While estrogen HRT can decrease your fertility, the truth is, the medical community doesn’t have any real and meaningful data on the long-term impact of estrogen HRT on transgender women and transfeminine people’s ability to have biological children. Courtney Rawls, one of our nurse practitioners says, “I have heard cases where people on HRT go on to conceive after being on hormones for some time. I like to advise members that hormone use could potentially impact their ability to conceive using your own genetic material, but there are ways to preserve sperm prior to starting estrogen.” If this is something that’s important to you, please speak with your healthcare provider.
5. You will get blood clots and have strokes if you take estrogen long-term.
This is a big fear that our clinical team hears often from folks who want to start estrogen HRT but are worried about the health risks. A recent study found that while the rate of blood clots for transgender women on estrogen was higher than the general population, they are lower than the estimated rate in premenopausal cisgender women taking oral contraceptives. In short, estrogen HRT increases the risk of blood clots but no more than birth control pills do. While the chance of developing a blood clot or having a stroke is low, it’s important to know that some people are at an increased risk (such as people who smoke or have a history of heart disease or blood clotting disorders, to name a few).
6. Estrogen will change your voice.
Estrogen will change many things, but unfortunately, vocal cords aren’t one of them. If you were assigned male at birth and weren’t on hormone blockers as a teenager, testosterone would have thickened your vocal cords, which deepened your voice. There are some hormonal effects that are permanent such as testosterone thickening vocal cords or breast development. But if altering your voice is important to you, voice therapy is always an option. If you are looking for a more permanent change, there are surgical options available as well.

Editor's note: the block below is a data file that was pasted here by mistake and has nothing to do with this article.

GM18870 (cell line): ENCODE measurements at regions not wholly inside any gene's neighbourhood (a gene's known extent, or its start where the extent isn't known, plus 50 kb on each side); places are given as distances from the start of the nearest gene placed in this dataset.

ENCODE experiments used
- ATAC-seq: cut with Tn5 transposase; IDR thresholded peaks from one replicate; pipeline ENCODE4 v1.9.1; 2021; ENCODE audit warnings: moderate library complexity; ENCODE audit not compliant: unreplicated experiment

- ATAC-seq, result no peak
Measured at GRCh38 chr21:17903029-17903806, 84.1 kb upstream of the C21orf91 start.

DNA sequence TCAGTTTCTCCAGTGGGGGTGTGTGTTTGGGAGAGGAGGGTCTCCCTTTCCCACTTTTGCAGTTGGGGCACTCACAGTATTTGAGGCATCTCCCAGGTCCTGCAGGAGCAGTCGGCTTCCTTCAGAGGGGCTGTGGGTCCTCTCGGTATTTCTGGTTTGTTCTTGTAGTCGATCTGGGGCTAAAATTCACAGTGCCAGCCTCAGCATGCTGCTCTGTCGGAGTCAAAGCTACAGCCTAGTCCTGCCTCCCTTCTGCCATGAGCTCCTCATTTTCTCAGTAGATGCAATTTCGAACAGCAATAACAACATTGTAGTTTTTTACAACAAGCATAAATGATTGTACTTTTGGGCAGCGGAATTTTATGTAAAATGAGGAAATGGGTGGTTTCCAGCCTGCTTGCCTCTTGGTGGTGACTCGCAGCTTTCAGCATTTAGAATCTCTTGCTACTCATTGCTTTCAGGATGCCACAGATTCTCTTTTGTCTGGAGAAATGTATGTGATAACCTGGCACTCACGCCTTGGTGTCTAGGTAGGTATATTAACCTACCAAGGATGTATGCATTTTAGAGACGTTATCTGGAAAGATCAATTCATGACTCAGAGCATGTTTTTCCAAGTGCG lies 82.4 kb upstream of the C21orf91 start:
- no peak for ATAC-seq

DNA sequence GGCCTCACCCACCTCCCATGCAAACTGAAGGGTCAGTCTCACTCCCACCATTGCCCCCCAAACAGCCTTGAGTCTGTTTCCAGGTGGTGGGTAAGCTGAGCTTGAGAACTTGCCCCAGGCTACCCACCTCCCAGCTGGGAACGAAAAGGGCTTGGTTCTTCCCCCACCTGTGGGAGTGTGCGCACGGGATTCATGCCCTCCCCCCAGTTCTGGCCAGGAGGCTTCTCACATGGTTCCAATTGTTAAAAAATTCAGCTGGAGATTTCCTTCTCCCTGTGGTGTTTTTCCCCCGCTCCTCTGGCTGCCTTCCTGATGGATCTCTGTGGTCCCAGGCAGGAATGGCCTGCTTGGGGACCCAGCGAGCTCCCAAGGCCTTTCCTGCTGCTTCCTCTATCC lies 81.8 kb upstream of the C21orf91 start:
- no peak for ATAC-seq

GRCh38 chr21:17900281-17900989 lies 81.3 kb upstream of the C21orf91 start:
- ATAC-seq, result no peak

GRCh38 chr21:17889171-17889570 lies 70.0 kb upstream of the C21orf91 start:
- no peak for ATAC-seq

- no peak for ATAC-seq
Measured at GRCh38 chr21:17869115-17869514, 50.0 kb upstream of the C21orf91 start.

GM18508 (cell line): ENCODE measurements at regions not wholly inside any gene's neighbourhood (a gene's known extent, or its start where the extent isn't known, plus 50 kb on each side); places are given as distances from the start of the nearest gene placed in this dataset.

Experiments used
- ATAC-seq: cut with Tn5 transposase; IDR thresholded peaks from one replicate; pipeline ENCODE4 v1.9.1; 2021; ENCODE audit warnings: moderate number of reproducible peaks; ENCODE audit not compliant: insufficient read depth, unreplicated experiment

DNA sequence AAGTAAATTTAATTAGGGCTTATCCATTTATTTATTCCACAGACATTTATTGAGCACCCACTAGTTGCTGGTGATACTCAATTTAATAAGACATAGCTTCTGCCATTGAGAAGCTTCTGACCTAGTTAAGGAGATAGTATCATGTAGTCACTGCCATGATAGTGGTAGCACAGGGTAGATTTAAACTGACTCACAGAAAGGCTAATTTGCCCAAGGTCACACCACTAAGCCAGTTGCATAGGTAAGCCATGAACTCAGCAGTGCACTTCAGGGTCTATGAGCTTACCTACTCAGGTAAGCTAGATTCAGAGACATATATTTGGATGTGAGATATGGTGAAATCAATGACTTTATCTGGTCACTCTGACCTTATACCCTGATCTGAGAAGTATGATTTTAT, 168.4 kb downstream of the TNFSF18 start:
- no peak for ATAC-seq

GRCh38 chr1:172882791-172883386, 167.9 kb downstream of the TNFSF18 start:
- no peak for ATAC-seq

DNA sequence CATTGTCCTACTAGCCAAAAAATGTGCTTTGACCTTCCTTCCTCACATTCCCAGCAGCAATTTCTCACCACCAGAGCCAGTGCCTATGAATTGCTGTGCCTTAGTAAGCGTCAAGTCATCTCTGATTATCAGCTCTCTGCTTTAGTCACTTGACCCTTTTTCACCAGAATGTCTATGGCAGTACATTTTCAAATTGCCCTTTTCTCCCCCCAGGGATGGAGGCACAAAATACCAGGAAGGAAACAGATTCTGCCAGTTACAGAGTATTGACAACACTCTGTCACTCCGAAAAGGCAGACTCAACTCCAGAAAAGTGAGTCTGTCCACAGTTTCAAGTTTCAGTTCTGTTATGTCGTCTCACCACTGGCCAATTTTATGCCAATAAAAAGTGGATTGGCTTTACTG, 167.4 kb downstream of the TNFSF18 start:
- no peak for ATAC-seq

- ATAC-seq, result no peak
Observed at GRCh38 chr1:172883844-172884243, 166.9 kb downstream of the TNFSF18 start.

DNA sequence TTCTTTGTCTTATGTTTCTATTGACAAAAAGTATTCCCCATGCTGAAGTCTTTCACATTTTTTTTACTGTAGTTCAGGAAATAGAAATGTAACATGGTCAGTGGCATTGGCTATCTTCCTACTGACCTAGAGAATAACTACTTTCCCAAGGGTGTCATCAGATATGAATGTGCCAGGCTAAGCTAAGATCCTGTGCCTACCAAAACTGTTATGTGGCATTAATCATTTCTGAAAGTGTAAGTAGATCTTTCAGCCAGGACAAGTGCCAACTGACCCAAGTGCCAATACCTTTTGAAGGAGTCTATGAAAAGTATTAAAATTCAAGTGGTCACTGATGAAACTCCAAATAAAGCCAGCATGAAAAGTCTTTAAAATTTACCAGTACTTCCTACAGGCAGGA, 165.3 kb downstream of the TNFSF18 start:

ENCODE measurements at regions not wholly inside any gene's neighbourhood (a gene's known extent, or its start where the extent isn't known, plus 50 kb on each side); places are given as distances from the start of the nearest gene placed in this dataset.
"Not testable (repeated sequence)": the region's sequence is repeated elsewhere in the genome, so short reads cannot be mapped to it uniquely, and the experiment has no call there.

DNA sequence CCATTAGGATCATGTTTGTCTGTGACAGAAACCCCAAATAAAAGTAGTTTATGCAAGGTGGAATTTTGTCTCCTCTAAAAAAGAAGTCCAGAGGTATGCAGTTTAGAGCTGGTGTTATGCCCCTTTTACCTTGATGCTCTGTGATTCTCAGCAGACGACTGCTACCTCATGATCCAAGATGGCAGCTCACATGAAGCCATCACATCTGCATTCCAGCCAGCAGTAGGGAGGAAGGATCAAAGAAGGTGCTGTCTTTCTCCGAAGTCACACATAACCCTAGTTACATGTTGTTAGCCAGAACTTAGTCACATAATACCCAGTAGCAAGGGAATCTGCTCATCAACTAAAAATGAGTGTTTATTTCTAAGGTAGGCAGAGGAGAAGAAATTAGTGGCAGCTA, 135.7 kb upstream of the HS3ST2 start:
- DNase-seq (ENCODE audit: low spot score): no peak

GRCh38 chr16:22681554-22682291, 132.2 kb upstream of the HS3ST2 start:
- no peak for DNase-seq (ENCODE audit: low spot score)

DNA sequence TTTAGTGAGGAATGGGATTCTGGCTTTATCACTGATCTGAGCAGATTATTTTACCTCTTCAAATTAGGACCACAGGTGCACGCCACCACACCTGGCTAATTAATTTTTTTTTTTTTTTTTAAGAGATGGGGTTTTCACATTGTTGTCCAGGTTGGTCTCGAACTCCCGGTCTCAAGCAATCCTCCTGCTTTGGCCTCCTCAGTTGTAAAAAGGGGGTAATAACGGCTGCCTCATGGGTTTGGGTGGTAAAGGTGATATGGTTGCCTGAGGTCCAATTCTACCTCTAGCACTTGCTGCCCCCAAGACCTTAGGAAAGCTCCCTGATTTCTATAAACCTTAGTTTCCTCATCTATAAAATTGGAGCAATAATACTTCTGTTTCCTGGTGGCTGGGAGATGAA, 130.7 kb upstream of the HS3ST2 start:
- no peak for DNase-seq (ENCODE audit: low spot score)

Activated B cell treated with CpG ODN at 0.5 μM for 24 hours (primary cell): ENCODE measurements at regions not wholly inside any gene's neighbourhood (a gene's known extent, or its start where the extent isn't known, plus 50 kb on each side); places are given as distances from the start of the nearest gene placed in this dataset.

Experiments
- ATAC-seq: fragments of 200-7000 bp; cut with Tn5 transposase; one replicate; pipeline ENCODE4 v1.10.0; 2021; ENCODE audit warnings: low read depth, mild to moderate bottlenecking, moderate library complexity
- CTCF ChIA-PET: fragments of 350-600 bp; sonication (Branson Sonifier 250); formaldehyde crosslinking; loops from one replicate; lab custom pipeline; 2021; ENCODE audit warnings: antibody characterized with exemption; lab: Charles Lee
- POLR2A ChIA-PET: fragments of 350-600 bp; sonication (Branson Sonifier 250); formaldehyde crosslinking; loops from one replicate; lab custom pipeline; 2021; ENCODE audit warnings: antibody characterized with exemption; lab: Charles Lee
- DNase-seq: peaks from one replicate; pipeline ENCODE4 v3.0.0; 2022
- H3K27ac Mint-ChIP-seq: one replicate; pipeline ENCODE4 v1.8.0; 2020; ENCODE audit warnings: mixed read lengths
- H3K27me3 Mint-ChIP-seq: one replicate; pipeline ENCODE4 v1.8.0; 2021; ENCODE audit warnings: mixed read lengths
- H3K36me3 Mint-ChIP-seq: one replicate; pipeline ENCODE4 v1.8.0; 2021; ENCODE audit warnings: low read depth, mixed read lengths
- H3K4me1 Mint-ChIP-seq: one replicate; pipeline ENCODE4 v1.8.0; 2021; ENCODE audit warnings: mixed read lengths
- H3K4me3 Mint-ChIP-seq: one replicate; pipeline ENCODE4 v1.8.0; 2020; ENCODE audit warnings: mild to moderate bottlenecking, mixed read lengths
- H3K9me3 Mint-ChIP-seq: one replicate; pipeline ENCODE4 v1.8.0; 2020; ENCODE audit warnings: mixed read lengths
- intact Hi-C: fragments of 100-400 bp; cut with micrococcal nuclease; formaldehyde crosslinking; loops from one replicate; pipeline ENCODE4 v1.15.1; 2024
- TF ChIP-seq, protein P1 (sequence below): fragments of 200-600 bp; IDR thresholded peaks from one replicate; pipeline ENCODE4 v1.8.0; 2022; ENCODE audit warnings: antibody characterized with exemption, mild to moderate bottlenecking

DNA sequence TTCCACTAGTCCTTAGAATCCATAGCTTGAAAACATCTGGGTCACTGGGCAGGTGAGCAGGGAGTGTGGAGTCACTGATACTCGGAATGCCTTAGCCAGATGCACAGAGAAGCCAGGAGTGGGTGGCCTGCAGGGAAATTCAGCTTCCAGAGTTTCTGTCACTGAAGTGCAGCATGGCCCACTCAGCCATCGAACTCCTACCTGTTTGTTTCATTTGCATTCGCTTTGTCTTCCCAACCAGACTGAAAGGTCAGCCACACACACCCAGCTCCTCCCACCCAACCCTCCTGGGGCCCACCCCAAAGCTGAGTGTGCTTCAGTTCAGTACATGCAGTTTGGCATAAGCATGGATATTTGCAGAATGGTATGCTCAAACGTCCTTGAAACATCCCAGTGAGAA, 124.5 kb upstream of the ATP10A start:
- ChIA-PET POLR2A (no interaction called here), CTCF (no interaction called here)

7. Estrogen will make you shorter or your feet or hands smaller.
Bone structure is also something that cements during our first puberty so—unless you took hormone-blockers as a young person—taking estrogen later in life shouldn’t affect things like height or shoe size as your skeletal structure has more or less solidified. This being said, some people might notice changes due to muscles, tendons, and ligament alterations which can subtly change the shapes bones are pulled into. The same goes for things such as facial and body hair, although the texture and thickness might reduce, estrogen will not eliminate hair growth.
8. You have to tell people the second you start taking estrogen because everyone will notice.
Many trans feminine and non-binary people put off starting estrogen because they aren’t ready to come out to the world. There is often a belief that once you start hormones, somehow everyone will suddenly know. We are here to tell you that this isn’t true. Sometimes, people may notice something different about you, but often they can’t put their finger on it. Many people decide to start estrogen HRT and then tell people once they are ready. The reality is that HRT is a gradual process that changes things slowly, day by day. You don’t have to tell anyone that you are on hormones unless you want to.
9. HRT is an irreversible process and linear experience that you have to be on for life.
It’s a common experience to get caught up in the ‘what-ifs’ of starting hormone therapy. It can be difficult to sort out what is internalized transphobia and what is genuinely the right decision for you. Luna told us, “I just wish I would have started sooner and not let fear stop me. It’s a slow and gradual process and you'll be much happier if it is something you truly want.”
The most important thing to remember is that you are in control of your relationship with your body. Some people take a low steady dose forever while others take a higher dose for a while and then stop or have periods on and off estrogen. Hormones are just one part of some people’s transition. It’s your gender and ultimately your decision for what path you take. It’s always best to talk with your provider to understand which effects are more permanent and which ones are reversible, but either way, just know that your transition is in your hands.
For those ready to get started with FOLX for estrogen, the process begins here. For existing FOLX members with questions about testosterone, don't hesitate to schedule time with a clinician. And for those who’ve just got some more questions, read up on estrogen here or feel free to reach out to us at email@example.com.